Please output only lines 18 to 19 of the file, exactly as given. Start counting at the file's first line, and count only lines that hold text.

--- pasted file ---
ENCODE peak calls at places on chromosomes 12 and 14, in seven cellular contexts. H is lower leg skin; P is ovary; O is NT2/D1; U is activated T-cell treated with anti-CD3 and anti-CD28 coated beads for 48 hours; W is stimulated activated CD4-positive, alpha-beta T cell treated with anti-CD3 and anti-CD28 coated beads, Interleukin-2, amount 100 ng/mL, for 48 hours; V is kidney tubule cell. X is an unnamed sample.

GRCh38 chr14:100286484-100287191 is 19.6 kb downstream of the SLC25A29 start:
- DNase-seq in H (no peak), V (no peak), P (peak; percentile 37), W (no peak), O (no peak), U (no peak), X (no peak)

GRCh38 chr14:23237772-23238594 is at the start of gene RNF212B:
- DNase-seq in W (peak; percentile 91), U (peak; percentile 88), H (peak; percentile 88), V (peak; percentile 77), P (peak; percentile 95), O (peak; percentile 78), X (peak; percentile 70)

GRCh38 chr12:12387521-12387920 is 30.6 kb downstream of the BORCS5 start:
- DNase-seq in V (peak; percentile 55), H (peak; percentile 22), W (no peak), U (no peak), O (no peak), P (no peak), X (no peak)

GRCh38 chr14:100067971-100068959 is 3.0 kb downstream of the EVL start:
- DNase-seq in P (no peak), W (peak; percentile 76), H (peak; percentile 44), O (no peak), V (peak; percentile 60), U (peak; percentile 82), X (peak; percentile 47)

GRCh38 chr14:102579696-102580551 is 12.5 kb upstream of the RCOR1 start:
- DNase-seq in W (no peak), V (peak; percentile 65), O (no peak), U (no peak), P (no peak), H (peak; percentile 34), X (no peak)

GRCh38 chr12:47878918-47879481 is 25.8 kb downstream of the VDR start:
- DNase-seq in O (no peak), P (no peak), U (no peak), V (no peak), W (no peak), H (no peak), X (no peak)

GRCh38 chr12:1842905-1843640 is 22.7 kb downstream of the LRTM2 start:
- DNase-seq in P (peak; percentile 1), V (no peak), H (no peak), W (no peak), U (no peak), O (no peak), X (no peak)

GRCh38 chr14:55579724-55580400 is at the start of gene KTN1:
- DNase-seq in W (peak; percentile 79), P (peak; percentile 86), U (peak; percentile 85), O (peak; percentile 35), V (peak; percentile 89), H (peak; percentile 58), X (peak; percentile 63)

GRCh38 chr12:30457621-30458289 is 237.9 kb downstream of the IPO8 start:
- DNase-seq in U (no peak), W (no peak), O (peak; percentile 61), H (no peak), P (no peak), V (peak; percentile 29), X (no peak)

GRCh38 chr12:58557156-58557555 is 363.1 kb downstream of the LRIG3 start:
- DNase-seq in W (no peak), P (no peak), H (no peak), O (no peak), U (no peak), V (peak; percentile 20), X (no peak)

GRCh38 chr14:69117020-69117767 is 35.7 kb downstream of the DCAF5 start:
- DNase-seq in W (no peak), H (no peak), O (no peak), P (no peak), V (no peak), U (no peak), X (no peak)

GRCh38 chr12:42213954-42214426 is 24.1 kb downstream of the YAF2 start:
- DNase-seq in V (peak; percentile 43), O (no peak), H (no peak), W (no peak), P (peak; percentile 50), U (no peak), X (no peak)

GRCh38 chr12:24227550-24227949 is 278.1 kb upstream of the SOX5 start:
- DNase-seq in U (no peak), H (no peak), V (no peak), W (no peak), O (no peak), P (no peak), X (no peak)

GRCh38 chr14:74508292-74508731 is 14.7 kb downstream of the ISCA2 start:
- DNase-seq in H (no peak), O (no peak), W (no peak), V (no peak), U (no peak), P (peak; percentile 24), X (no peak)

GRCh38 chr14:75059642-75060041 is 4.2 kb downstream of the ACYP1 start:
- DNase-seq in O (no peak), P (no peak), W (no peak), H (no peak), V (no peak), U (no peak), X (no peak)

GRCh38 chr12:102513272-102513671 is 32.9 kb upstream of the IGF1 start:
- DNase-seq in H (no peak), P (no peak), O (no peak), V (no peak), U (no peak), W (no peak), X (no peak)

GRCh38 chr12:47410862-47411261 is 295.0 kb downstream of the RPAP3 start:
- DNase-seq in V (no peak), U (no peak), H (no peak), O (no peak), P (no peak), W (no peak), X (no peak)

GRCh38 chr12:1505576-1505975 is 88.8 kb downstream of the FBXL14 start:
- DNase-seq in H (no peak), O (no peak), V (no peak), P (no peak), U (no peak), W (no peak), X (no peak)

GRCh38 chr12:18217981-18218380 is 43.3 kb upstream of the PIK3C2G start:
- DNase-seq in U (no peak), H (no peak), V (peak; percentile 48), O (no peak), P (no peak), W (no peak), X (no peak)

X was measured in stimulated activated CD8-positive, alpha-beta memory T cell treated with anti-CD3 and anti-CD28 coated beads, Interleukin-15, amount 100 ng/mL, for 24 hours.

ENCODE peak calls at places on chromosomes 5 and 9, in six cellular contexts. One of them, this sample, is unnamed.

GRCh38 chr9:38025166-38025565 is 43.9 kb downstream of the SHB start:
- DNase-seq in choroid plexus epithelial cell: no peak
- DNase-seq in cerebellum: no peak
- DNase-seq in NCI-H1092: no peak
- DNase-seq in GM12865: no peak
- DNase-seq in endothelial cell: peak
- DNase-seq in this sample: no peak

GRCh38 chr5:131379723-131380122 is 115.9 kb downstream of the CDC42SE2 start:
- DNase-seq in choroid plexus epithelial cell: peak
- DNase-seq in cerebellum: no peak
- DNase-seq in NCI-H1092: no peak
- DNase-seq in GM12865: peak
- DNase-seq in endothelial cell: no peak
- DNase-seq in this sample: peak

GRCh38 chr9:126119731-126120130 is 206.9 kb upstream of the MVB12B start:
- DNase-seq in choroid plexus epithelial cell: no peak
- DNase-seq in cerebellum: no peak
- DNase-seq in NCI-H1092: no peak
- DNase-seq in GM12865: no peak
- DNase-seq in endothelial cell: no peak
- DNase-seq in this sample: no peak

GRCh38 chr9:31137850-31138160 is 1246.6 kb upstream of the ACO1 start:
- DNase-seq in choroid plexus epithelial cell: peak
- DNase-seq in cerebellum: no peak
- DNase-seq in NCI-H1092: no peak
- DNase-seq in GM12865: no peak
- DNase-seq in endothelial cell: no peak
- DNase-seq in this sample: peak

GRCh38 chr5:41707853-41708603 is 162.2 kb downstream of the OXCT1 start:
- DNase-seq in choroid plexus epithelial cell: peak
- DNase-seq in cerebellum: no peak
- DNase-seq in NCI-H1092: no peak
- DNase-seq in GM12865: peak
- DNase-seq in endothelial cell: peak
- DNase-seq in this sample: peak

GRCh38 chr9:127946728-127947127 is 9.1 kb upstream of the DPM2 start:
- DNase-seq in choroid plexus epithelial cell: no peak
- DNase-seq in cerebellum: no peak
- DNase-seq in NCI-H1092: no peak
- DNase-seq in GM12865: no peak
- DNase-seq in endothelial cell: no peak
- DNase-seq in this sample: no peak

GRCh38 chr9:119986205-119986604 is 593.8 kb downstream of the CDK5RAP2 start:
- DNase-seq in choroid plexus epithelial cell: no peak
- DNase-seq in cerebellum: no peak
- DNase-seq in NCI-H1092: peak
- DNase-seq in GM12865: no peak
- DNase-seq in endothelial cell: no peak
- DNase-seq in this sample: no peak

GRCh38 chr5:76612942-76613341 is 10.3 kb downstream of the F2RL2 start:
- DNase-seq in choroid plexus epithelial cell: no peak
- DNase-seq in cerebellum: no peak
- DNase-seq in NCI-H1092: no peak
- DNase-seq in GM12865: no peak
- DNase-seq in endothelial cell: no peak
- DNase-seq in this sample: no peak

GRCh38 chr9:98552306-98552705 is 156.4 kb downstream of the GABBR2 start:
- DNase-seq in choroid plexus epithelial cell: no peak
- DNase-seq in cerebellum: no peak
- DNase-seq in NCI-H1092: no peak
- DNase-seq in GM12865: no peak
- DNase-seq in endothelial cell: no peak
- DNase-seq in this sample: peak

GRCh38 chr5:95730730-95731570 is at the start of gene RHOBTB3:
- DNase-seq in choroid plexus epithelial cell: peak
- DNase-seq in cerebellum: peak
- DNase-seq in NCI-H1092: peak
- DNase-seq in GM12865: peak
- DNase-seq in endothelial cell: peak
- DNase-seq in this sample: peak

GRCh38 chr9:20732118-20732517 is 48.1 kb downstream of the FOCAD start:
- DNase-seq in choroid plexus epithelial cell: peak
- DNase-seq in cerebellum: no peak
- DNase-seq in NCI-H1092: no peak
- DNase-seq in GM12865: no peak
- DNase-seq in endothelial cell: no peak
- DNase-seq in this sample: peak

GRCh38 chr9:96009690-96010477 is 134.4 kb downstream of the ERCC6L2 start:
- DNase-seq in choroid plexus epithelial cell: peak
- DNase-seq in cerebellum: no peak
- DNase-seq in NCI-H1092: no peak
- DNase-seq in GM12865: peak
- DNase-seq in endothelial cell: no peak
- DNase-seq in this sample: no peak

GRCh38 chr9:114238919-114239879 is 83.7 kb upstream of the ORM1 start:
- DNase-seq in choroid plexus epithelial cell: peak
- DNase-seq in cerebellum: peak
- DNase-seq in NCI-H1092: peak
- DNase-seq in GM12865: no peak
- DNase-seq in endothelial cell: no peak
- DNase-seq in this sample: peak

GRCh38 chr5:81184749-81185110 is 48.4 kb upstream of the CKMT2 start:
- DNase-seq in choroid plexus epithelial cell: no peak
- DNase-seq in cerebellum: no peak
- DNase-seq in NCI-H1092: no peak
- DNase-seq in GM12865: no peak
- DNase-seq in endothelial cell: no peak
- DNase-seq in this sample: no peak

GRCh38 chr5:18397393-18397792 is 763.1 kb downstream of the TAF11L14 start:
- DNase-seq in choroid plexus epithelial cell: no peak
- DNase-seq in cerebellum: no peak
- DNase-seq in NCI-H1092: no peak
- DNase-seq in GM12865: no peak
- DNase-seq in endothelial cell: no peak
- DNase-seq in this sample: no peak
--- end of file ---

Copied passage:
GRCh38 chr12:30457621-30458289 is 237.9 kb downstream of the IPO8 start:
- DNase-seq in U (no peak), W (no peak), O (peak; percentile 61), H (no peak), P (no peak), V (peak; percentile 29), X (no peak)